Castell Dinas Bran and Cefn Coed museum awarded grants

Castell Dinas Bran Image copyright WREN
Image caption The remains of Castell Dinas Bran contain original medieval plasterwork

The ruins of a Denbighshire landmark and a coal mining museum in Neath Port Talbot have been given £125,000 to pay for restoration and repairs.

Castell Dinas Bran in Llangollen has been awarded £50,000 from restoration group WREN while the Cefn Coed Colliery Museum has been given £75,000.

Work on the castle will focus on masonry containing original plaster.

The museum will pay for essential repairs to a building next to the main engine house at the former deep mine.

The castle ruins are a scheduled ancient monument which have towered over the Denbighshire tourist town since the mid 1200s. The grant will also go towards pinning an arched overhang.

Fiona Gale, archaeologist at Denbighshire council, said: "Castell Dinas Bran occupies one of Britain's most spectacular sites.

"The arch is one of the most easily understood elements of the site for the casual visitor. We are delighted that we will be able to preserve it for the future."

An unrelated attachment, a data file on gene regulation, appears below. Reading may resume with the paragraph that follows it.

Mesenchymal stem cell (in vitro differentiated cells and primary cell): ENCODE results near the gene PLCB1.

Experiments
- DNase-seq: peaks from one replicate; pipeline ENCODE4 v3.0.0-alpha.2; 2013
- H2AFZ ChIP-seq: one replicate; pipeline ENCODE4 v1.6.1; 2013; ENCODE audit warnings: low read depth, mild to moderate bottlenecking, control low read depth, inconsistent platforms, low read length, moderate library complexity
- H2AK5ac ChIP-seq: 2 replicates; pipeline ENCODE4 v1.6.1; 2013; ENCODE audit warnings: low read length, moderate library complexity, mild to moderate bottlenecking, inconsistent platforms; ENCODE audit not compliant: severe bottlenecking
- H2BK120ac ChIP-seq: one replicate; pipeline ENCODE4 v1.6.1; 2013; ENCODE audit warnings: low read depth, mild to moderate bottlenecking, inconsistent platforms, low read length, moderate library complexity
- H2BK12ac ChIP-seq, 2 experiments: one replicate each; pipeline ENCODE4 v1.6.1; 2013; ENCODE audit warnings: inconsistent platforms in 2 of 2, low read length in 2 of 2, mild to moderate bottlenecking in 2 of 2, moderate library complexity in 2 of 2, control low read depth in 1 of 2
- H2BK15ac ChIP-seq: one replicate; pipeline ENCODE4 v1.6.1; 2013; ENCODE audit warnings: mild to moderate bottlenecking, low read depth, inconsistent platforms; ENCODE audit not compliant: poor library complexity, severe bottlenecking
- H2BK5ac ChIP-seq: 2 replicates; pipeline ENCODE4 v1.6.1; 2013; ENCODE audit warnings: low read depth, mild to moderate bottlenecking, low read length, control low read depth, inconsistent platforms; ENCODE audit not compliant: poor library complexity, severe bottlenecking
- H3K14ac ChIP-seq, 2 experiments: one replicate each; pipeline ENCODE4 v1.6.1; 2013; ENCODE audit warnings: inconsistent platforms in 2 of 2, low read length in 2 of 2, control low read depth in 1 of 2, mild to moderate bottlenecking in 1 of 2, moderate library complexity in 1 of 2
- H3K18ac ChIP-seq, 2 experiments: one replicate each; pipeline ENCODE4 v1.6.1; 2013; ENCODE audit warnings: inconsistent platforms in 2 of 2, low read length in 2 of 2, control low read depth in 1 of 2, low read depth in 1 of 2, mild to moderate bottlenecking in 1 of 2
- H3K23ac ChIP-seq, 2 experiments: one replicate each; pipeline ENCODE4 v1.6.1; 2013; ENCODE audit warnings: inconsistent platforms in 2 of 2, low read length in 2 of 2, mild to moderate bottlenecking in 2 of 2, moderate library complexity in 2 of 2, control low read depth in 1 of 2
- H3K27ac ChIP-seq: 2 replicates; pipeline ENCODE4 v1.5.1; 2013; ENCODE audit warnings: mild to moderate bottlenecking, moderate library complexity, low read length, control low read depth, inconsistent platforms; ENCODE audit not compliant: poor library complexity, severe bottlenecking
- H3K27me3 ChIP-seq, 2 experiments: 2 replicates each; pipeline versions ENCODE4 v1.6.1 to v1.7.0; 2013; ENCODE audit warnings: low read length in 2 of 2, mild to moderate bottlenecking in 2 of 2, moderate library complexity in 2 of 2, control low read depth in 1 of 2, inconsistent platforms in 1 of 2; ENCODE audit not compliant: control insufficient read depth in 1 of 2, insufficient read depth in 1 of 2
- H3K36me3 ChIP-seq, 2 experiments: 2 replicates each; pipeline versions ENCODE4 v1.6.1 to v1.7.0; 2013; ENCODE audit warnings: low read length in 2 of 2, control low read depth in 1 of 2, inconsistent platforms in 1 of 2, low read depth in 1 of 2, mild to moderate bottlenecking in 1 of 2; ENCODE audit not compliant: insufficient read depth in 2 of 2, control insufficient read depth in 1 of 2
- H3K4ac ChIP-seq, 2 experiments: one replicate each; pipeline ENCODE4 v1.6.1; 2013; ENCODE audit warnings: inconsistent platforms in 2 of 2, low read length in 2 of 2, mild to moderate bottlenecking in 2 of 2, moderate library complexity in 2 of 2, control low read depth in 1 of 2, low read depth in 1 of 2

Work at Cefn Coed is vital to improving the stuctural safety of the museum.

Neath Port Talbot heritage officer Delyth Lewis said: ""Without the WREN fund, the project would not be undertaken.

"The existing safety precautions that are in place are inadequate and if the site remains in its current condition there is a genuine possibility the building will collapse."

Image copyright Wren
Image caption When Cefn Coed was a working pit, it was nicknamed 'The Slaughterhouse' as it was one of the most dangerous in Wales

More on this story

Related Internet links

The BBC is not responsible for the content of external Internet sites